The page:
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THE trend of design in the modern aeroplane has been toward improved performance realised through external cleanness. It is apparent that the number of essential units…
THE trend of design in the modern aeroplane has been toward improved performance realised through external cleanness. It is apparent that the number of essential units comprising a modern aeroplane is nearly a minimum at the present stage of the art, and it appears also that the possibilities of further striking reductions in the drag of these units, due to change in form or shape either individually or in combination, are not great.
(7) Separate Openings in the Skirt.—A number of equally spaced rectangular openings were cut in the skirt. Openings of this sort could be closed by a rotating shutter…
(7) Separate Openings in the Skirt.—A number of equally spaced rectangular openings were cut in the skirt. Openings of this sort could be closed by a rotating shutter. Separate openings of this type were found to be less effective in producing flow and considerably less efficient. Such openings might be closed by doors opening in the manner of flaps. This last arrangement is somewhat less effective than trailing‐edge flaps and also less efficient. Nevertheless, doors of this type may be made to produce large increases in flow. Tests with varying number and sizes of doors disclosed that, if the doors are placed too far apart, good cooling will be obtained for cylinders immediately in front of the doors, but the cooling of the other cylinders will be much less. Therefore, two or three doors are likely to be insufficient, and the use of four or more is preferable.
The writer of “Seaplane Design” is to be congratulated on the industry and care with which he has consulted the published literature on his subject. He gives a full…
The writer of “Seaplane Design” is to be congratulated on the industry and care with which he has consulted the published literature on his subject. He gives a full account of most of the recent work, both experimental and theoretical, which has been done in the United States and Germany. Unfortunately, he has not taken into account the still more recent work published in this country, possibly because his book was prepared some time ago. Research work on seaplanes, both model and full scale, is advancing so rapidly that in some respects a book on seaplane design is almost out‐of‐date before it is published.
THE eleventh annual meeting of the Institute was for the first time held simultaneously in three centres—in New York City at Columbia University, in Detroit at Rackham Educational Memorial, and in Los Angeles at the University of Southern California—from January 25 to 29. The purpose of the three simultaneous meetings was to minimize travel by executives and engineers from important war jobs in the present emergency. The same programme was offered at all three centres, papers being sometimes presented by proxies—experts in the same field as far as possible. In spite of the fact that attendance was divided between three centres, there was splendid representation at each place and a wide range of subjects was covered in the many papers. Naturally these were restricted more to analysis, and technology and information as to the latest design or production features of current aircraft or engines was withheld. The same ban applied to striking developments in accessories, instruments and armaments. All papers had to be approved by the Army or Navy and to be read substantially as written. While off‐the‐record discussions were permitted, these discussions were not made public. In particular there was a ban on comparisons between foreign and American materials, equipment or methods. The formula for control of comparison performance stated that the manufacturer's smooth curve calibrations and performance figures might be quoted, but no Wright field performance figures or data could be revealed. In spite of such restrictions a tremendous amount of valuable technical information was presented to the assembled engineers.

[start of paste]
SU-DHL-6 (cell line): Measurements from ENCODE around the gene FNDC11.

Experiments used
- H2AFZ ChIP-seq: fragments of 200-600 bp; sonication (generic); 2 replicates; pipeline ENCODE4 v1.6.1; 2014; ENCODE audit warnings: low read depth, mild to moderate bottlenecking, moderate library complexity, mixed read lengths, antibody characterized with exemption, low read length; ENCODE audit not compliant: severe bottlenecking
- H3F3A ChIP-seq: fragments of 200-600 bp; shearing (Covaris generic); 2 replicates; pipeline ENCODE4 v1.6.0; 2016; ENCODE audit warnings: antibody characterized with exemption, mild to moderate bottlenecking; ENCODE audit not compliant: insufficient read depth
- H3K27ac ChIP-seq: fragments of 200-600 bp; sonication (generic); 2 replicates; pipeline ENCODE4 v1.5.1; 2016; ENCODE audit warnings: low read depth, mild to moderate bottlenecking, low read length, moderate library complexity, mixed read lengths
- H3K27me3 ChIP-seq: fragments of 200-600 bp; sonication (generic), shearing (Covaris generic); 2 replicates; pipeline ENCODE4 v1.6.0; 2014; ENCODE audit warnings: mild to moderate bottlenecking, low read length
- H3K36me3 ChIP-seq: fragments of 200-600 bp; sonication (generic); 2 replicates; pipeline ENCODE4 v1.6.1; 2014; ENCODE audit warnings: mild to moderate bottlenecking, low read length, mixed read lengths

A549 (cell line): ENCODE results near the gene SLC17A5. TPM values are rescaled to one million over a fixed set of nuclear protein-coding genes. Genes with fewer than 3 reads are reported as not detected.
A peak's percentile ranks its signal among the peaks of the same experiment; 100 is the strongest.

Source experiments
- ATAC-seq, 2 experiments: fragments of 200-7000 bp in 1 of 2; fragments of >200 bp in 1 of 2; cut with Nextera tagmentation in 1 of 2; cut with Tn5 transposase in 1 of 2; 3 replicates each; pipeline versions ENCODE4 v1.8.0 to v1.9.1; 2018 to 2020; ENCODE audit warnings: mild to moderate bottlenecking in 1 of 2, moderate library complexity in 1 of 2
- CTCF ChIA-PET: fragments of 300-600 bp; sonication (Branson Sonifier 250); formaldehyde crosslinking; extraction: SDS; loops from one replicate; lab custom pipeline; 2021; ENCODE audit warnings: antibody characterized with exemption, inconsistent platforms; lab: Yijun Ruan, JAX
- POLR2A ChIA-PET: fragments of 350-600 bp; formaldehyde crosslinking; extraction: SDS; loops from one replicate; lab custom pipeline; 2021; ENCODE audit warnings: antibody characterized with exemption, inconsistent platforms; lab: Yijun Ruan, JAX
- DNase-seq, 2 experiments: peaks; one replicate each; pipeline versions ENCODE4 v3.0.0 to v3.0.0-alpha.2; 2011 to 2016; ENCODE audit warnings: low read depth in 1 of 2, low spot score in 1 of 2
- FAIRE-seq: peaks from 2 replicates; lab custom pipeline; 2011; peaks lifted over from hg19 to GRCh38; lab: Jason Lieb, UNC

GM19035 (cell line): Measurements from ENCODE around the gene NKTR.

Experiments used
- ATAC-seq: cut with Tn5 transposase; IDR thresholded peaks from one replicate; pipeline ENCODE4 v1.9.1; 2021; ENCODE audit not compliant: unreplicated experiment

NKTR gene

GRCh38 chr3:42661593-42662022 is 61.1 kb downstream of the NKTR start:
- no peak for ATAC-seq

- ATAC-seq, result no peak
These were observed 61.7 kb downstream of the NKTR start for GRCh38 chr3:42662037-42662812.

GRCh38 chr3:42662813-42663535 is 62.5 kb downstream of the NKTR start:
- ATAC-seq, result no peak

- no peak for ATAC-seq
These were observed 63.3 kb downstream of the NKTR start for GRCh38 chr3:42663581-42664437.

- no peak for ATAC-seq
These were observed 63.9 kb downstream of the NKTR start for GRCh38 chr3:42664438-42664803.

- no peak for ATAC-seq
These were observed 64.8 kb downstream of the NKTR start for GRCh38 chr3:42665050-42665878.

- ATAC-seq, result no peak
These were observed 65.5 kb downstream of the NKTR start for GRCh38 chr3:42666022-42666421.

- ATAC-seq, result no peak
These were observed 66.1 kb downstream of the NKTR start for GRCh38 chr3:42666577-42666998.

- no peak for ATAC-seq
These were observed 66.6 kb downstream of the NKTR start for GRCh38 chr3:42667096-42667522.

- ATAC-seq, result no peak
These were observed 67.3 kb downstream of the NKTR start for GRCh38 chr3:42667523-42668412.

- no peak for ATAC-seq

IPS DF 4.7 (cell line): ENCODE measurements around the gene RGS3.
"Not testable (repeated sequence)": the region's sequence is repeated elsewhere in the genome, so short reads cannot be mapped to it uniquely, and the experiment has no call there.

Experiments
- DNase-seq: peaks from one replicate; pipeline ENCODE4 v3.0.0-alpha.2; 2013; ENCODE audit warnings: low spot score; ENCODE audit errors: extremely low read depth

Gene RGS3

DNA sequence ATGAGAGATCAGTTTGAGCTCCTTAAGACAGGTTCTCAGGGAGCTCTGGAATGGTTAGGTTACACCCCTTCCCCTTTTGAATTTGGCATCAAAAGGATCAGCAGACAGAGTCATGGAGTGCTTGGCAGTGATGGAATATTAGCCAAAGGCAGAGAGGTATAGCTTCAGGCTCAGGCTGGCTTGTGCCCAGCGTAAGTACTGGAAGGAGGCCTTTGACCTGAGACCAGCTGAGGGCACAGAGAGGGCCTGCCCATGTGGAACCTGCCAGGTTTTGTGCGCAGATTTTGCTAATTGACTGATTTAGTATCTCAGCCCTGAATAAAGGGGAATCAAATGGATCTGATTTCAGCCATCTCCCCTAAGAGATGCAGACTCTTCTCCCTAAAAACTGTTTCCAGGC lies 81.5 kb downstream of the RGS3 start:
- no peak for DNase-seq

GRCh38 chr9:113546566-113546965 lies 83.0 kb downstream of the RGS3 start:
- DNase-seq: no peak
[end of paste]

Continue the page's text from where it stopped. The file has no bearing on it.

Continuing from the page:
Ice‐removing apparatus for aircraft including a covering comprising a layer of extensible dielectric material adapted to be extensively stretched in the operation of said apparatus, and an extensible layer of material at the surface of the dielectric material of relatively great conductivity adapted to be stretched therewith and to be electrically conductive in a condition of stretch.
THE remarkable strides made by designers of commercial and military aircraft during recent years have been most strikingly evidenced by the ever‐increasing performance of…
THE remarkable strides made by designers of commercial and military aircraft during recent years have been most strikingly evidenced by the ever‐increasing performance of their products. This progress has been gained, to a great extent, in two ways: by improving the aerodynamic cleanness of the aeroplane and by increasing the specific power output of the engine. However, the successful utilisation of both methods has been complicated by the difficulty of providing the higher‐powered engines with proper cooling and accessibility while retaining the cleanness of the aeroplane. Each addition to the power‐plant output has not only further complicated that unit and made necessary more controls and accessories, but has also made the engine harder to cool. Designing the cowl to favour the cleanness of the aeroplane has often proved to be detrimental to both proper cooling and accessibility.